The National Center for Hearing Assessment and Management (NCHAM) at Utah State University serves as the Early Hearing Detection and Intervention, National Technical Resource Center (EHDI NTRC) funded by Maternal and Child Health Bureau (MCHB) of the Health Resources and Services Administration (HRSA) at the United States Department of Health and Human Services. The purpose of the EHDI NTRC is to provide support to EHDI programs in states and territories also funded by HRSA. The EHDI NTRC helps EHDI programs ensure that children who are deaf or hard of hearing (DHH) are identified through newborn, infant, and early childhood hearing screening and receive the diagnostic and early intervention services they need. To achieve these aims, the EHDI NTRC provides programs and professionals with:
- Technical assistance
- Access to information about evidence-based practices
- Partnership opportunities with national EHDI systems of care organizations and other key stakeholders, including those that represent and/ or serve families with children who are DHH.
The National Child Traumatic Stress Network (NCTSN) was created by Congress in 2000 as part of the Children’s Health Act to raise the standard of care and increase access to services for children and families who experience or witness traumatic events. This unique network of frontline providers, family members, researchers, and national partners is committed to changing the course of children’s lives by improving their care and moving scientific gains quickly into practice across the U.S.
Parents and caregivers play an essential role in helping children and teenagers recover from traumatic events. These resources are for parents, adoptive parents, resource/foster parents, grandparents, caregivers, and all others who care for children and teens. The more caregivers learn about how traumatic events affect their children (whether toddler, school-age, teen, youth, or adult), the more they understand the reasons for their children’s behaviors and emotions, and the better prepared they are to help them cope. When children know that caring adults are working to keep them safe and support them in understanding their reactions to trauma, most can recover and go on to live healthy and productive lives.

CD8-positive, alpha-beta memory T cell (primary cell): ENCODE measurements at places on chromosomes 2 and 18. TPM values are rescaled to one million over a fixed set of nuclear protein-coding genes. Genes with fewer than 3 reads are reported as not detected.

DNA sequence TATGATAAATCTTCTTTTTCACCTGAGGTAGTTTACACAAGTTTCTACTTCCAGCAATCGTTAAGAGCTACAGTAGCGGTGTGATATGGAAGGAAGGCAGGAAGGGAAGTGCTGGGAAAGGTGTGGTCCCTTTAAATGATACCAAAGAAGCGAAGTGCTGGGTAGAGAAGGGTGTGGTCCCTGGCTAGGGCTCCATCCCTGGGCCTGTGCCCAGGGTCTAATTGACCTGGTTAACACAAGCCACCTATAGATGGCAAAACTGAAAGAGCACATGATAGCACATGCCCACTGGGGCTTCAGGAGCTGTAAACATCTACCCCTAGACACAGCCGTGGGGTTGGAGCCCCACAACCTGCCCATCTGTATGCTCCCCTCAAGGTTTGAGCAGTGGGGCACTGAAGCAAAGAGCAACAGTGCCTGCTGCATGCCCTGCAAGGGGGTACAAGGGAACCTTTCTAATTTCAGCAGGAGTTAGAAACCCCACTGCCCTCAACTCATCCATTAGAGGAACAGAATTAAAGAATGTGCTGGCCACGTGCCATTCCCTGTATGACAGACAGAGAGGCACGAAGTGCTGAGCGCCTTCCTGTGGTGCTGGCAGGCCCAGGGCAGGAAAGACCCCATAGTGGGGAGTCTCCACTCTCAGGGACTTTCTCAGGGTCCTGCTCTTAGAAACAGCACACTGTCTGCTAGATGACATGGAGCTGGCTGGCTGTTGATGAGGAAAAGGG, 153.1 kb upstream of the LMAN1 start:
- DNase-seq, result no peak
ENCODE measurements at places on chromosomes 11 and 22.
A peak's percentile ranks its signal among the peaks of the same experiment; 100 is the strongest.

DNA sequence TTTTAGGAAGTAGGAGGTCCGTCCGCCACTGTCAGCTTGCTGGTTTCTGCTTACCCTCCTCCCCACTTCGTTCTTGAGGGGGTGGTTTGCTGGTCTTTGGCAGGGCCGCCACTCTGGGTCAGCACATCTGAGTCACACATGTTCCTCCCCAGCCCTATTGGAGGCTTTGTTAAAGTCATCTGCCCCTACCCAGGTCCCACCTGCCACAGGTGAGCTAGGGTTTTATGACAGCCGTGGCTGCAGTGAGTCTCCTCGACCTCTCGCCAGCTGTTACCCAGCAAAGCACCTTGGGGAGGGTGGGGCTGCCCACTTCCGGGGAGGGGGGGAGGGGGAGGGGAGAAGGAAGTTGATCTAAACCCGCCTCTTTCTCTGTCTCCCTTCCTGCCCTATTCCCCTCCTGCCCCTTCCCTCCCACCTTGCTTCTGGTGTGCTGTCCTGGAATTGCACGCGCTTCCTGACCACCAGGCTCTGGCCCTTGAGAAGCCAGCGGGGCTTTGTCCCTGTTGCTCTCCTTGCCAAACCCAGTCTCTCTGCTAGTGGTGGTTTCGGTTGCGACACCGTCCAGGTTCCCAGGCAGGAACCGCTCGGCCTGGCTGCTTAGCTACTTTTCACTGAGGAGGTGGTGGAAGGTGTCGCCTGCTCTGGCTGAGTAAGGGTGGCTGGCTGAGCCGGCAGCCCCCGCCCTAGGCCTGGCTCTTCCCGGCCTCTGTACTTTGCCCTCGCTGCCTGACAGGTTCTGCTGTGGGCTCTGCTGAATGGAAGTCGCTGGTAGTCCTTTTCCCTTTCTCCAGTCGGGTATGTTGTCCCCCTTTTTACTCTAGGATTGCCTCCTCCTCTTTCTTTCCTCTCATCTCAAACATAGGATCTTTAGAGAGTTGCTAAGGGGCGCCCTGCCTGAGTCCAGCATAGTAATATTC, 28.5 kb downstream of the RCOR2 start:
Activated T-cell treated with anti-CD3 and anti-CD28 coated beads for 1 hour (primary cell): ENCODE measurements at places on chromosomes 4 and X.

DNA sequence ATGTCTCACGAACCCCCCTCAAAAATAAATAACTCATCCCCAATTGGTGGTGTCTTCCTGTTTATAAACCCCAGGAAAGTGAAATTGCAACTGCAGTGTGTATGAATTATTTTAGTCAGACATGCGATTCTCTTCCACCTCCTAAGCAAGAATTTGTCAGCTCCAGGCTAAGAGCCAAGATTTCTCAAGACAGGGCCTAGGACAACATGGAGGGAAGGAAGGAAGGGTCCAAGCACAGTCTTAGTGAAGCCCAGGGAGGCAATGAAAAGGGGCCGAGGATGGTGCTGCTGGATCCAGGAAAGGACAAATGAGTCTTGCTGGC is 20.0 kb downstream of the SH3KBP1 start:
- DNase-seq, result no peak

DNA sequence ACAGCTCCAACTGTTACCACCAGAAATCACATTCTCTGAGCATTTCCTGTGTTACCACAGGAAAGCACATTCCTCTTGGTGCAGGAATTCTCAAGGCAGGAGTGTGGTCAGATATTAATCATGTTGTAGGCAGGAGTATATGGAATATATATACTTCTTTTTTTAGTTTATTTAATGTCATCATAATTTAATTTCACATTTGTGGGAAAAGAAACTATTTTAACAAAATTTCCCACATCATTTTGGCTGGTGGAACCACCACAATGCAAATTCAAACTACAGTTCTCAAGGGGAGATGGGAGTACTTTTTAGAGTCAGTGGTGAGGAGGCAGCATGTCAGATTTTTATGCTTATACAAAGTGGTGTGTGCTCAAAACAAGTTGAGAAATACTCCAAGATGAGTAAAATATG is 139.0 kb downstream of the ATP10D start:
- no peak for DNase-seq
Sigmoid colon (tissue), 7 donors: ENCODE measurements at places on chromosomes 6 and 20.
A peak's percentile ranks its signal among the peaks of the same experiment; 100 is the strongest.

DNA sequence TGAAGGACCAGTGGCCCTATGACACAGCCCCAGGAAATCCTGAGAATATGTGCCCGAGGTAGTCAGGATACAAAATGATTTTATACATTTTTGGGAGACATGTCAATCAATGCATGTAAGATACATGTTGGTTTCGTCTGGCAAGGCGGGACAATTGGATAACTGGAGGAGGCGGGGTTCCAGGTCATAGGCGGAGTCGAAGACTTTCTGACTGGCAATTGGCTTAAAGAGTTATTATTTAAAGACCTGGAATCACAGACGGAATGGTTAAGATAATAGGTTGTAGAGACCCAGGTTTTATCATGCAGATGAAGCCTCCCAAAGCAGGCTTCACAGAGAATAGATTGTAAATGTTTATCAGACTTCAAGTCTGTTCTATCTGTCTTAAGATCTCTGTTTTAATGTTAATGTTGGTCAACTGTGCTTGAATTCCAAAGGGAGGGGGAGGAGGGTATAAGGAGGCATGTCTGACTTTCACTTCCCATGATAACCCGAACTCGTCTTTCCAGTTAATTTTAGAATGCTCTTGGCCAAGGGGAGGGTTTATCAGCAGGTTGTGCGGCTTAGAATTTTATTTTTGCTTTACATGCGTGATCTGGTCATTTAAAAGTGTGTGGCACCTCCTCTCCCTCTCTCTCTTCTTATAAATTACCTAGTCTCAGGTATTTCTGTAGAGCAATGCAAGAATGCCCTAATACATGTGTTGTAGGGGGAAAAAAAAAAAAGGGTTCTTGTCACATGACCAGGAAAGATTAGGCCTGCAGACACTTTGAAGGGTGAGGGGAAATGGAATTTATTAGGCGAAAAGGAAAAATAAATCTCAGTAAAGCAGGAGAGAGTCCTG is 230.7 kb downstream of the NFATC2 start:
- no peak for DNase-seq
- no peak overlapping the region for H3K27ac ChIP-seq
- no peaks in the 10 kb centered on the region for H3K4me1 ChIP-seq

Youth Leadership Form is a program organized by the Developmental Disabilities Council of Oklahoma. In this program, youth will spend a week on a college campus with other students who have a disability and are from Oklahoma. They’ll participate in activities to help them improve their leadership and advocacy skills, explore career options, meet with state legislators, create a leadership plan to reach THEIR GOOD LIFE and so much more!
The mission of the Developmental Disabilities Council of Oklahoma is to advance communities where everyone has the opportunity to live, learn, work, and play where they choose. The Council builds partnerships to change systems to improve services, resources, and supports for Oklahomans with developmental disabilities and their families.
Youth Services of Tulsa (YST) has helped Tulsa area youth and their families since 1969. YST constantly adapts to stay on top of the ever-changing, increasingly complex needs of young people, ages 12 to 24. YST is the only Tulsa non-profit organization focused solely on adolescents and young adults. YST programs are focused on counseling, runaway and homeless youth, delinquency prevention, and youth development.
- Adolescent Emergency Shelter
- SAFE Place
- Health Services
- Youth Court
The Zarrow Institute offers a variety of transition-related curriculum, assessments, and other resources. They also host the Zarrow Summer Institute which explores current topics in transition research and Sooner Works, a comprehensive integrated program for students with an intellectual or developmental disability who desire a postsecondary experience on a college campus.